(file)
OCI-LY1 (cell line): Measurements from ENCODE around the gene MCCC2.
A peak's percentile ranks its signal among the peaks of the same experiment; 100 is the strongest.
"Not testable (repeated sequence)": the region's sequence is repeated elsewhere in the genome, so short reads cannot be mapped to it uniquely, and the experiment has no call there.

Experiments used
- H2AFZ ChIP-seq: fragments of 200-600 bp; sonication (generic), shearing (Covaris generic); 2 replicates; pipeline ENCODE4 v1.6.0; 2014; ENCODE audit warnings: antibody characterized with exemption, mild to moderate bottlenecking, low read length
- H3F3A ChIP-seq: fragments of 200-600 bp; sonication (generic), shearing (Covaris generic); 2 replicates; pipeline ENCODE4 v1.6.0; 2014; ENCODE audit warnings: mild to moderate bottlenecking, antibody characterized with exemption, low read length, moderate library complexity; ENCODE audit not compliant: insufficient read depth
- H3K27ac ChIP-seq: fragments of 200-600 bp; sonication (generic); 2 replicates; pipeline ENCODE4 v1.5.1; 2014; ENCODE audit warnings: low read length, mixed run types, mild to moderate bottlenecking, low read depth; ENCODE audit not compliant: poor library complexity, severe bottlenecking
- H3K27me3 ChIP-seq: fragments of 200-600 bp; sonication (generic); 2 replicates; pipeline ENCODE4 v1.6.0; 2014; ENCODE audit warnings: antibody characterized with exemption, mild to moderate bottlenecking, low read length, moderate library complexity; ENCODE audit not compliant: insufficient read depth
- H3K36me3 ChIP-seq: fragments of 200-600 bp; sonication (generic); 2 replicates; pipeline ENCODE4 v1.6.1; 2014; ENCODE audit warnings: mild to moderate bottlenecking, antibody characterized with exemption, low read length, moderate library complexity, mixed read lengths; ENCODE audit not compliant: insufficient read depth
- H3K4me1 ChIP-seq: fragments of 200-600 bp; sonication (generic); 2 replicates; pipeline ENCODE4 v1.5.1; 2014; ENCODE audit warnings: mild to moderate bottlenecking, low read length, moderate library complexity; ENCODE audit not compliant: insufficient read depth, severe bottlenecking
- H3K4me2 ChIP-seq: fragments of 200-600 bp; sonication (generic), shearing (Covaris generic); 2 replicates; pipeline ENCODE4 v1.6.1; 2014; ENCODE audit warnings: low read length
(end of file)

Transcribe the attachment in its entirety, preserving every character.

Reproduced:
OCI-LY1 (cell line): Measurements from ENCODE around the gene MCCC2.
A peak's percentile ranks its signal among the peaks of the same experiment; 100 is the strongest.
"Not testable (repeated sequence)": the region's sequence is repeated elsewhere in the genome, so short reads cannot be mapped to it uniquely, and the experiment has no call there.

Experiments used
- H2AFZ ChIP-seq: fragments of 200-600 bp; sonication (generic), shearing (Covaris generic); 2 replicates; pipeline ENCODE4 v1.6.0; 2014; ENCODE audit warnings: antibody characterized with exemption, mild to moderate bottlenecking, low read length
- H3F3A ChIP-seq: fragments of 200-600 bp; sonication (generic), shearing (Covaris generic); 2 replicates; pipeline ENCODE4 v1.6.0; 2014; ENCODE audit warnings: mild to moderate bottlenecking, antibody characterized with exemption, low read length, moderate library complexity; ENCODE audit not compliant: insufficient read depth
- H3K27ac ChIP-seq: fragments of 200-600 bp; sonication (generic); 2 replicates; pipeline ENCODE4 v1.5.1; 2014; ENCODE audit warnings: low read length, mixed run types, mild to moderate bottlenecking, low read depth; ENCODE audit not compliant: poor library complexity, severe bottlenecking
- H3K27me3 ChIP-seq: fragments of 200-600 bp; sonication (generic); 2 replicates; pipeline ENCODE4 v1.6.0; 2014; ENCODE audit warnings: antibody characterized with exemption, mild to moderate bottlenecking, low read length, moderate library complexity; ENCODE audit not compliant: insufficient read depth
- H3K36me3 ChIP-seq: fragments of 200-600 bp; sonication (generic); 2 replicates; pipeline ENCODE4 v1.6.1; 2014; ENCODE audit warnings: mild to moderate bottlenecking, antibody characterized with exemption, low read length, moderate library complexity, mixed read lengths; ENCODE audit not compliant: insufficient read depth
- H3K4me1 ChIP-seq: fragments of 200-600 bp; sonication (generic); 2 replicates; pipeline ENCODE4 v1.5.1; 2014; ENCODE audit warnings: mild to moderate bottlenecking, low read length, moderate library complexity; ENCODE audit not compliant: insufficient read depth, severe bottlenecking
- H3K4me2 ChIP-seq: fragments of 200-600 bp; sonication (generic), shearing (Covaris generic); 2 replicates; pipeline ENCODE4 v1.6.1; 2014; ENCODE audit warnings: low read length